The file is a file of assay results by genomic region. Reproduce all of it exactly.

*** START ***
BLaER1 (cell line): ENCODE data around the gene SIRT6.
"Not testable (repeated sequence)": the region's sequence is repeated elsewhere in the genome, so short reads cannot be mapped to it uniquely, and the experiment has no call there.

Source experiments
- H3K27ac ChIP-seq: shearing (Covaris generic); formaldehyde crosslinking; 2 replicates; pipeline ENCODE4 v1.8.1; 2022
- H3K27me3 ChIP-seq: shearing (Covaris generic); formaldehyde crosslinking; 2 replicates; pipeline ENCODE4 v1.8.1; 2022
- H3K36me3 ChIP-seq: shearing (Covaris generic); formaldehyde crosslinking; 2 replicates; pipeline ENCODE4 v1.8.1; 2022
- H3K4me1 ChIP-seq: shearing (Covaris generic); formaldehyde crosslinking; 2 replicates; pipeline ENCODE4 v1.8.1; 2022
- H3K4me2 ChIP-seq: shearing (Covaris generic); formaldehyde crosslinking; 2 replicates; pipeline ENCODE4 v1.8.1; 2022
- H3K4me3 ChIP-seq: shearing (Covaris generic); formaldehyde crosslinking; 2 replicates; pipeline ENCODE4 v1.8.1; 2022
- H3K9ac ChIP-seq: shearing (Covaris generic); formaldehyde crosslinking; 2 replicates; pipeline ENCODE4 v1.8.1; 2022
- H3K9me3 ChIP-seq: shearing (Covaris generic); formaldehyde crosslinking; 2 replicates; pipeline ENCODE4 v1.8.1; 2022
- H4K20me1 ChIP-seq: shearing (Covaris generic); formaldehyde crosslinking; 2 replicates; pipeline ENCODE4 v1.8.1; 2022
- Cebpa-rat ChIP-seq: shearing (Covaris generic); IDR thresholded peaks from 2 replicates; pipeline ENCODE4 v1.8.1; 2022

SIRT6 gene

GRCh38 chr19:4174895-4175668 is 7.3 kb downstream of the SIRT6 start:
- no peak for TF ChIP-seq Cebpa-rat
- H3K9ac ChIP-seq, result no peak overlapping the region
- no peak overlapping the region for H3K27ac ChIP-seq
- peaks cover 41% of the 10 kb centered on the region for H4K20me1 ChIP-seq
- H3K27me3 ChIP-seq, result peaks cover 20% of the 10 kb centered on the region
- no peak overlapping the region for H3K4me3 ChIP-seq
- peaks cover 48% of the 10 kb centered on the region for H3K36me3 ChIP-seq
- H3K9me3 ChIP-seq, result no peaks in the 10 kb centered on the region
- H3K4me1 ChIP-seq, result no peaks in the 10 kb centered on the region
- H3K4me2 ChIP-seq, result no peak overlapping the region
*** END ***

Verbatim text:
BLaER1 (cell line): ENCODE data around the gene SIRT6.
"Not testable (repeated sequence)": the region's sequence is repeated elsewhere in the genome, so short reads cannot be mapped to it uniquely, and the experiment has no call there.

Source experiments
- H3K27ac ChIP-seq: shearing (Covaris generic); formaldehyde crosslinking; 2 replicates; pipeline ENCODE4 v1.8.1; 2022
- H3K27me3 ChIP-seq: shearing (Covaris generic); formaldehyde crosslinking; 2 replicates; pipeline ENCODE4 v1.8.1; 2022
- H3K36me3 ChIP-seq: shearing (Covaris generic); formaldehyde crosslinking; 2 replicates; pipeline ENCODE4 v1.8.1; 2022
- H3K4me1 ChIP-seq: shearing (Covaris generic); formaldehyde crosslinking; 2 replicates; pipeline ENCODE4 v1.8.1; 2022
- H3K4me2 ChIP-seq: shearing (Covaris generic); formaldehyde crosslinking; 2 replicates; pipeline ENCODE4 v1.8.1; 2022
- H3K4me3 ChIP-seq: shearing (Covaris generic); formaldehyde crosslinking; 2 replicates; pipeline ENCODE4 v1.8.1; 2022
- H3K9ac ChIP-seq: shearing (Covaris generic); formaldehyde crosslinking; 2 replicates; pipeline ENCODE4 v1.8.1; 2022
- H3K9me3 ChIP-seq: shearing (Covaris generic); formaldehyde crosslinking; 2 replicates; pipeline ENCODE4 v1.8.1; 2022
- H4K20me1 ChIP-seq: shearing (Covaris generic); formaldehyde crosslinking; 2 replicates; pipeline ENCODE4 v1.8.1; 2022
- Cebpa-rat ChIP-seq: shearing (Covaris generic); IDR thresholded peaks from 2 replicates; pipeline ENCODE4 v1.8.1; 2022

SIRT6 gene

GRCh38 chr19:4174895-4175668 is 7.3 kb downstream of the SIRT6 start:
- no peak for TF ChIP-seq Cebpa-rat
- H3K9ac ChIP-seq, result no peak overlapping the region
- no peak overlapping the region for H3K27ac ChIP-seq
- peaks cover 41% of the 10 kb centered on the region for H4K20me1 ChIP-seq
- H3K27me3 ChIP-seq, result peaks cover 20% of the 10 kb centered on the region
- no peak overlapping the region for H3K4me3 ChIP-seq
- peaks cover 48% of the 10 kb centered on the region for H3K36me3 ChIP-seq
- H3K9me3 ChIP-seq, result no peaks in the 10 kb centered on the region
- H3K4me1 ChIP-seq, result no peaks in the 10 kb centered on the region
- H3K4me2 ChIP-seq, result no peak overlapping the region